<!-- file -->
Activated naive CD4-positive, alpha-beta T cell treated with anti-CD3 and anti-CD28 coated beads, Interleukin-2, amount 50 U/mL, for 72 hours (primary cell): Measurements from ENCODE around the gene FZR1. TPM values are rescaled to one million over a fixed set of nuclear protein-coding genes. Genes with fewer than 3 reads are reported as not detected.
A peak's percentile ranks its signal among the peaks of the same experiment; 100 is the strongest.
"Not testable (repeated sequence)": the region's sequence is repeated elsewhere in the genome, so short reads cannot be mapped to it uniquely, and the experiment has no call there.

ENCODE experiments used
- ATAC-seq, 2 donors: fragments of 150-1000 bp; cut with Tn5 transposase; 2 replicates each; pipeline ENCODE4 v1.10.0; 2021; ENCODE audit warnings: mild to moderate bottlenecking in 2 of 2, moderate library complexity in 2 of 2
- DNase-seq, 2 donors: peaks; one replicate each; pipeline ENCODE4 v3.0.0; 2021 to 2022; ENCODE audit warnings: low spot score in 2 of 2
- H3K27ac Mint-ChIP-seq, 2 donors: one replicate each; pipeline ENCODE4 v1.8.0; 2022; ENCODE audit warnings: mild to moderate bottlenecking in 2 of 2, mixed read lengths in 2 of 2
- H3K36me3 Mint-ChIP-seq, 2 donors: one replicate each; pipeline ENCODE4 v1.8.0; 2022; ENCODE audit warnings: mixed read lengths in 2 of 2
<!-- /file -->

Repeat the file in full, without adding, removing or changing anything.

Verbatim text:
Activated naive CD4-positive, alpha-beta T cell treated with anti-CD3 and anti-CD28 coated beads, Interleukin-2, amount 50 U/mL, for 72 hours (primary cell): Measurements from ENCODE around the gene FZR1. TPM values are rescaled to one million over a fixed set of nuclear protein-coding genes. Genes with fewer than 3 reads are reported as not detected.
A peak's percentile ranks its signal among the peaks of the same experiment; 100 is the strongest.
"Not testable (repeated sequence)": the region's sequence is repeated elsewhere in the genome, so short reads cannot be mapped to it uniquely, and the experiment has no call there.

ENCODE experiments used
- ATAC-seq, 2 donors: fragments of 150-1000 bp; cut with Tn5 transposase; 2 replicates each; pipeline ENCODE4 v1.10.0; 2021; ENCODE audit warnings: mild to moderate bottlenecking in 2 of 2, moderate library complexity in 2 of 2
- DNase-seq, 2 donors: peaks; one replicate each; pipeline ENCODE4 v3.0.0; 2021 to 2022; ENCODE audit warnings: low spot score in 2 of 2
- H3K27ac Mint-ChIP-seq, 2 donors: one replicate each; pipeline ENCODE4 v1.8.0; 2022; ENCODE audit warnings: mild to moderate bottlenecking in 2 of 2, mixed read lengths in 2 of 2
- H3K36me3 Mint-ChIP-seq, 2 donors: one replicate each; pipeline ENCODE4 v1.8.0; 2022; ENCODE audit warnings: mixed read lengths in 2 of 2